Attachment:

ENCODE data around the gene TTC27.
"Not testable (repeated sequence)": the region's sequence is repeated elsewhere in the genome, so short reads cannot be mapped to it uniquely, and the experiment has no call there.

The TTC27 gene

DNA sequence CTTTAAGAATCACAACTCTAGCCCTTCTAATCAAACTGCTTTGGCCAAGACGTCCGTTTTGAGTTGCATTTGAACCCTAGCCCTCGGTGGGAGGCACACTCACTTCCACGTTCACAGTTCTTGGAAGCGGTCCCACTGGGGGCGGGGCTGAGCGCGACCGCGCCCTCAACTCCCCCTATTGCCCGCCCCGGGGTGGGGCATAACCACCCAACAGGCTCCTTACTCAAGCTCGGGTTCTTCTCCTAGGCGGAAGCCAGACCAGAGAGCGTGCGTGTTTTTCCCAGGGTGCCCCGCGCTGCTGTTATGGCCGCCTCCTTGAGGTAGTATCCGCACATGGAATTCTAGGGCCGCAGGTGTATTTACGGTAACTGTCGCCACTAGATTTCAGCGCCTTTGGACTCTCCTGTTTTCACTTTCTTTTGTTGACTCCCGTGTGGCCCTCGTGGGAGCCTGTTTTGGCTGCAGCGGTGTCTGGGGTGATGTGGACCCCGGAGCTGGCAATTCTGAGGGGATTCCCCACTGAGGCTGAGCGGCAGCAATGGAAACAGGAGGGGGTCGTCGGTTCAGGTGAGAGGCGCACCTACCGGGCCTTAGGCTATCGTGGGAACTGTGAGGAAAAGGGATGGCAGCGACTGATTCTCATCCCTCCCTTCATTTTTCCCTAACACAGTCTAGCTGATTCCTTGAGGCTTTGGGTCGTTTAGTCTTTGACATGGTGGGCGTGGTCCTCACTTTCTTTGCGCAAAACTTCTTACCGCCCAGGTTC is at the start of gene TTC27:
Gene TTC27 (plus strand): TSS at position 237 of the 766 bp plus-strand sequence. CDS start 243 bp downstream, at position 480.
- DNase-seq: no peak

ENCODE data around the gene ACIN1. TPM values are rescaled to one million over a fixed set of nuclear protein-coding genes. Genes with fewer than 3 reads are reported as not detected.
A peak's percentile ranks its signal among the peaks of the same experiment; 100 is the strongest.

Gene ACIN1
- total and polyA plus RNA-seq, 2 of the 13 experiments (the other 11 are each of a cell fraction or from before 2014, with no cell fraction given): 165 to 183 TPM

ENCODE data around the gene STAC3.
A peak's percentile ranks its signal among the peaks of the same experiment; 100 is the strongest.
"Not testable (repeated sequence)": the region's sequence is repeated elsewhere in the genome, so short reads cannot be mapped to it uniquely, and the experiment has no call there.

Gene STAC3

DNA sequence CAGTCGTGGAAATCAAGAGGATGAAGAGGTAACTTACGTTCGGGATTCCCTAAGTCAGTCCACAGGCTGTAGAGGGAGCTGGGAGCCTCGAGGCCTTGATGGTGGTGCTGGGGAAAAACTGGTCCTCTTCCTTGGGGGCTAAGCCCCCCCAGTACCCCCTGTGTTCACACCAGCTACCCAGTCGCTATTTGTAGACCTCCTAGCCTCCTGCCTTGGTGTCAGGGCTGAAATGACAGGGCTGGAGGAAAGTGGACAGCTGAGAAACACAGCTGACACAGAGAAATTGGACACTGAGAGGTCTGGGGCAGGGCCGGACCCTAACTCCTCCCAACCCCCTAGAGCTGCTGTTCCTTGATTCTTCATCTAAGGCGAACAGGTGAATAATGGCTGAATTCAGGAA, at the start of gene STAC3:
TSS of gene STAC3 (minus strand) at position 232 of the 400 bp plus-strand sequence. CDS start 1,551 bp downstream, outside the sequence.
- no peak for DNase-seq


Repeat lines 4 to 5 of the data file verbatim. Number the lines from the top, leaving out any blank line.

DNA sequence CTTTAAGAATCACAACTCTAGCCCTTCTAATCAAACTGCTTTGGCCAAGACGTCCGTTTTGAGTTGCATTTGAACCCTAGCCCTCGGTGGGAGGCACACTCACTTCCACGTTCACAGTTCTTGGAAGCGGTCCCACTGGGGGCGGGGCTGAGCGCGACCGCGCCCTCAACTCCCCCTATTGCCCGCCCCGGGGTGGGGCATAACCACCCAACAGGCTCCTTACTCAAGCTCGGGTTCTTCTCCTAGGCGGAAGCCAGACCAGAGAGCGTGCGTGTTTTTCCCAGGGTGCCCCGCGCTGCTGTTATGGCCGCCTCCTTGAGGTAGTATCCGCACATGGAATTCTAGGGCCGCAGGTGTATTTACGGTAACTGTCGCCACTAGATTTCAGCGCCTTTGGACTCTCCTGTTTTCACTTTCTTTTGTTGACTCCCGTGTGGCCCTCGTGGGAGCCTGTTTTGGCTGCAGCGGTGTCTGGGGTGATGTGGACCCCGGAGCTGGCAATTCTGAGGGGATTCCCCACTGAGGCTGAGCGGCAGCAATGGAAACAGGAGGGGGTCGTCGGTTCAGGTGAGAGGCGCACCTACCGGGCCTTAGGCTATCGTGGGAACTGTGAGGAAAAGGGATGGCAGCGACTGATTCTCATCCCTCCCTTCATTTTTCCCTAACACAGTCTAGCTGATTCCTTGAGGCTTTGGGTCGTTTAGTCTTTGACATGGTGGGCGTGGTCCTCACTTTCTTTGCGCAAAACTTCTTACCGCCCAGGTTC is at the start of gene TTC27:
Gene TTC27 (plus strand): TSS at position 237 of the 766 bp plus-strand sequence. CDS start 243 bp downstream, at position 480.